Both parties agree that venue is proper both here and in the Northern District of California. Therefore, I turn to the third prong of § 1404(a) and the question of whether transfer "will serve the convenience of the parties and the witnesses as well as the interests of justice." 28 U.S.C. § 1404(a). In order to analyze the "private interests" involved, I must consider: (1) the plaintiff's choice of forum; (2) the situs of the material events; (3) the relative ease of access to sources of proof; and (4) the convenience to the witnesses and parties. United Air Lines, Inc. v. Mesa Airlines, Inc., 8 F. Supp. 2d 796, 798 (N.D. Ill. 1998). First, as I noted in granting the motion to transfer venue in the Pella case, the plaintiff in a qui tam action is actually the federal government, not Simonian. Therefore, contrary to Simonian's suggestion otherwise, his choice of venue is not entitled to substantial deference. See, e.g., San Francisco Tech., Inc. v. Glad Prods. Co., No. 10-CV-00966 JF (PVT), 2010 WL 2836775, at *7 (N.D. Cal. July 19, 2010) (citing authority indicating that plaintiff's choice of venue in a qui tam action is entitled to less weight; finding plaintiff's choice of venue in false marking cases weighs only slightly against transfer).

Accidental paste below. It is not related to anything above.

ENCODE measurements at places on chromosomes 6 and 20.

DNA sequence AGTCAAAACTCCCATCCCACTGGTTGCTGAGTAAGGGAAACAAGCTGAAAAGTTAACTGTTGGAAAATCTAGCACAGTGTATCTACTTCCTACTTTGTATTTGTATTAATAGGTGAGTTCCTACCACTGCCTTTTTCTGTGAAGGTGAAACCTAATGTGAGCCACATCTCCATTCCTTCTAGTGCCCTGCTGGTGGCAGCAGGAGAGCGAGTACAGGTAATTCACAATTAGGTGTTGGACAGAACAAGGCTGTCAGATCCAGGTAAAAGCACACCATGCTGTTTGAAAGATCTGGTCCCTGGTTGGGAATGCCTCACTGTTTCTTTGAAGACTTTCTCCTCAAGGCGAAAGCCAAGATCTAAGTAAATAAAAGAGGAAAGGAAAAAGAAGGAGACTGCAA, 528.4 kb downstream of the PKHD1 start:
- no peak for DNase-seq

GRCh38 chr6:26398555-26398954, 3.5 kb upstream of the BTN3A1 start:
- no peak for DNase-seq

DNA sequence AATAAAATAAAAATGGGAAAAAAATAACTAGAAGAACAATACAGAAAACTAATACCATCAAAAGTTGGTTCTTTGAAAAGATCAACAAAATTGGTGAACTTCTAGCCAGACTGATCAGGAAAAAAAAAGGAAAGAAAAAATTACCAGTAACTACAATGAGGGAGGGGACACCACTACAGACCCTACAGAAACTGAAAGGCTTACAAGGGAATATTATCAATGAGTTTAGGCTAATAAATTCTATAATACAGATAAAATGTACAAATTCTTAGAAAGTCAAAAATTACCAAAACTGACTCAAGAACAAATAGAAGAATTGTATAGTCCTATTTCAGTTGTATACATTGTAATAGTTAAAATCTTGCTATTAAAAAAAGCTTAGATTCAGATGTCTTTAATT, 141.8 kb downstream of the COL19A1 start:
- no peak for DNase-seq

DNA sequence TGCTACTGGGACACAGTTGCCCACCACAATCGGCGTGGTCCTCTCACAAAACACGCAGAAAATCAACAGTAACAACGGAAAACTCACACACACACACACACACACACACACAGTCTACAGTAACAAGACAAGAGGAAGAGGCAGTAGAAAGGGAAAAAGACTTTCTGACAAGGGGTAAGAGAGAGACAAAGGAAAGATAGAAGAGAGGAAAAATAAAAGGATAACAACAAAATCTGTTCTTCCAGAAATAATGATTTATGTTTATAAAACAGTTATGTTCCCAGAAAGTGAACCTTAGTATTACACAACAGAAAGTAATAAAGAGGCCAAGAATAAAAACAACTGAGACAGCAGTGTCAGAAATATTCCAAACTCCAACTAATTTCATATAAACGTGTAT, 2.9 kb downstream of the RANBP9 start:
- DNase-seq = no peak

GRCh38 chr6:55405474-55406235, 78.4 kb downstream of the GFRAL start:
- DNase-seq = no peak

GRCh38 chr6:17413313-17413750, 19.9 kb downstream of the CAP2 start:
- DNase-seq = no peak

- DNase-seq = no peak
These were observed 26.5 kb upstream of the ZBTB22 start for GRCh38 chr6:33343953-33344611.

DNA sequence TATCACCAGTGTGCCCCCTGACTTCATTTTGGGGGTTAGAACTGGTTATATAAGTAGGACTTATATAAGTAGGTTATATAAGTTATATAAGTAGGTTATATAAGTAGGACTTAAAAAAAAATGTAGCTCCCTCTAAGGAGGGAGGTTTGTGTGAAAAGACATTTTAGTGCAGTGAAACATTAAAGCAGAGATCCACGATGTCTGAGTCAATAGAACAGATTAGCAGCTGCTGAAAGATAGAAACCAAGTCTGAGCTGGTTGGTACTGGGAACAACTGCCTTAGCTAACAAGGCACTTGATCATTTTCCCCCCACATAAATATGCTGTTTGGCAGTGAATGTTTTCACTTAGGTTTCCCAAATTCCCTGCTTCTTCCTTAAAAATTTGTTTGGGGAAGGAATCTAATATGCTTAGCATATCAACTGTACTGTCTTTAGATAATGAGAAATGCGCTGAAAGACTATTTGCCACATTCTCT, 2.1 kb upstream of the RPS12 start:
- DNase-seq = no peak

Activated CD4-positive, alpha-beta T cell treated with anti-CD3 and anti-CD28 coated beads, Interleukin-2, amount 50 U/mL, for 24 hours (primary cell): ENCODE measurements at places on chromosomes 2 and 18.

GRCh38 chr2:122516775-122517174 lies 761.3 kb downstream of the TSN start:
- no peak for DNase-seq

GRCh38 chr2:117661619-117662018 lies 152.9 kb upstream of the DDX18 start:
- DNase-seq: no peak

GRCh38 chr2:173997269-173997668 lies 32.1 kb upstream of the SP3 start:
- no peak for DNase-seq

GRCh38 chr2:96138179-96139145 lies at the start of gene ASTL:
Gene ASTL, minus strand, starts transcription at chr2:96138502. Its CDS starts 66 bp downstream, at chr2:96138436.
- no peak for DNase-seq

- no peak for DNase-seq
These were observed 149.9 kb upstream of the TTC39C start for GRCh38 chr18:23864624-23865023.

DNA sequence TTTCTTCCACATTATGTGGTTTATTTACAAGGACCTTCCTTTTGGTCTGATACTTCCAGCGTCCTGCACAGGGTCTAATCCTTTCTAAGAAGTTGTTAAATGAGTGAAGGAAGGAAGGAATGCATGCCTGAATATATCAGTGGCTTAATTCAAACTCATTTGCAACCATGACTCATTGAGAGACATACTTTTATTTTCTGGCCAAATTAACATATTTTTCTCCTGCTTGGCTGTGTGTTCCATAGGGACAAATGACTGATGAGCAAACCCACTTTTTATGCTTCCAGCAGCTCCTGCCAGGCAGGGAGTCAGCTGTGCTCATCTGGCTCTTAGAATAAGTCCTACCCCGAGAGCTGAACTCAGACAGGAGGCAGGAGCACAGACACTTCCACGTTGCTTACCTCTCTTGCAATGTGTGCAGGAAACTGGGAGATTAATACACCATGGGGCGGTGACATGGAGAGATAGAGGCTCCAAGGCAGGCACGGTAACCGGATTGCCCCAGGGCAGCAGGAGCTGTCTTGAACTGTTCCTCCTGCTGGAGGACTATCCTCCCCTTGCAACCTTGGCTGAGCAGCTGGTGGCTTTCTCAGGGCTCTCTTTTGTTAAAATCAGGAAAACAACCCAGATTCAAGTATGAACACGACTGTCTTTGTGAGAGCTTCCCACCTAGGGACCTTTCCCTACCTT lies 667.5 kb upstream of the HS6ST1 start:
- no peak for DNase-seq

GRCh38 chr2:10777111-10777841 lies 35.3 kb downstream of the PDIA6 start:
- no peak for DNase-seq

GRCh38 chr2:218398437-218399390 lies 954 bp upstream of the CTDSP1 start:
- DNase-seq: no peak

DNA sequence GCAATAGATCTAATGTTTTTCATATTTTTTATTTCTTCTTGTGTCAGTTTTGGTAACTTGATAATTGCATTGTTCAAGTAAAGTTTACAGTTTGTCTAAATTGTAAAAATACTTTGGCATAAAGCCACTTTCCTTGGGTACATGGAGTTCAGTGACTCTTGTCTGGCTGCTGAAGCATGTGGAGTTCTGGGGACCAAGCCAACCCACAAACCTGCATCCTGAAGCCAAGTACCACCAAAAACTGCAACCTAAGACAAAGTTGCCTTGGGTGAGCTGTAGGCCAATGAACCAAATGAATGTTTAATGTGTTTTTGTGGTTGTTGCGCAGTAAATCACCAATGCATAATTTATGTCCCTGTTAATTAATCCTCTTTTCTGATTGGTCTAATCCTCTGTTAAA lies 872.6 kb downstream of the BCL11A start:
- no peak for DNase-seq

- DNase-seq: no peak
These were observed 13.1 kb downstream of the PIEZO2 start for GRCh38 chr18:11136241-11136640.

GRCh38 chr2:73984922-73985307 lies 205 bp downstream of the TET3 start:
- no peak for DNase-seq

Moreover, any deference due to Simonian's choice of venue is further lessened because the situs of most of the material events is in California. Although Monster sells the allegedly falsely marked products in this district (as it likely does in numerous other districts including the transferee district), the header cards were designed and approved by Monster at its Brisbane, California office, and the artwork associated with the header cards was produced by Monster in California.*fn1 Because Monster's headquarters are located in California, all documentation concerning Monster's patents and its products is located in California. Beyond his proof of purchase (which is not disputed by Monster), plaintiff does not identify any evidence he has in his possession that would weigh against a transfer of venue. Nor does any such evidence seem likely given the fact that plaintiff brought this case as a qui tam action.